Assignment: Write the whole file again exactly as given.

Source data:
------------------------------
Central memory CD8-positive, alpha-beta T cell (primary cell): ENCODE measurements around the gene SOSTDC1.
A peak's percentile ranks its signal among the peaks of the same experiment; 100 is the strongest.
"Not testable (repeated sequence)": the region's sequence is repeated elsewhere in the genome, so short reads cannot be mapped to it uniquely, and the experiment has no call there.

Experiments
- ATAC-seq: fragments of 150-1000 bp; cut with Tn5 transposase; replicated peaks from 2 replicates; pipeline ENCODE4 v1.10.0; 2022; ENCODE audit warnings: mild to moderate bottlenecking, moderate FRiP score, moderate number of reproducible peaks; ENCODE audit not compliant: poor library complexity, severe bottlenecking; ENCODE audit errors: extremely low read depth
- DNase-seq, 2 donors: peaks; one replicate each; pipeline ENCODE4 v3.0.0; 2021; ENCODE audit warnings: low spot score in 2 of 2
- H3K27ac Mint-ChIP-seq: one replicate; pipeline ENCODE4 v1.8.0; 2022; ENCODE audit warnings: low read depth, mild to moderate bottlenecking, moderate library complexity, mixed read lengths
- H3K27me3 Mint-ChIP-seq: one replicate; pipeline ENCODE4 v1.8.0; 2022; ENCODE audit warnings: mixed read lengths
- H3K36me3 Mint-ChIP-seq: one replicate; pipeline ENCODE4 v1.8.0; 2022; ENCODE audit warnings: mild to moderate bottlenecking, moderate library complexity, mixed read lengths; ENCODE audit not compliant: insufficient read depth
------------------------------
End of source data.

Central memory CD8-positive, alpha-beta T cell (primary cell): ENCODE measurements around the gene SOSTDC1.
A peak's percentile ranks its signal among the peaks of the same experiment; 100 is the strongest.
"Not testable (repeated sequence)": the region's sequence is repeated elsewhere in the genome, so short reads cannot be mapped to it uniquely, and the experiment has no call there.

Experiments
- ATAC-seq: fragments of 150-1000 bp; cut with Tn5 transposase; replicated peaks from 2 replicates; pipeline ENCODE4 v1.10.0; 2022; ENCODE audit warnings: mild to moderate bottlenecking, moderate FRiP score, moderate number of reproducible peaks; ENCODE audit not compliant: poor library complexity, severe bottlenecking; ENCODE audit errors: extremely low read depth
- DNase-seq, 2 donors: peaks; one replicate each; pipeline ENCODE4 v3.0.0; 2021; ENCODE audit warnings: low spot score in 2 of 2
- H3K27ac Mint-ChIP-seq: one replicate; pipeline ENCODE4 v1.8.0; 2022; ENCODE audit warnings: low read depth, mild to moderate bottlenecking, moderate library complexity, mixed read lengths
- H3K27me3 Mint-ChIP-seq: one replicate; pipeline ENCODE4 v1.8.0; 2022; ENCODE audit warnings: mixed read lengths
- H3K36me3 Mint-ChIP-seq: one replicate; pipeline ENCODE4 v1.8.0; 2022; ENCODE audit warnings: mild to moderate bottlenecking, moderate library complexity, mixed read lengths; ENCODE audit not compliant: insufficient read depth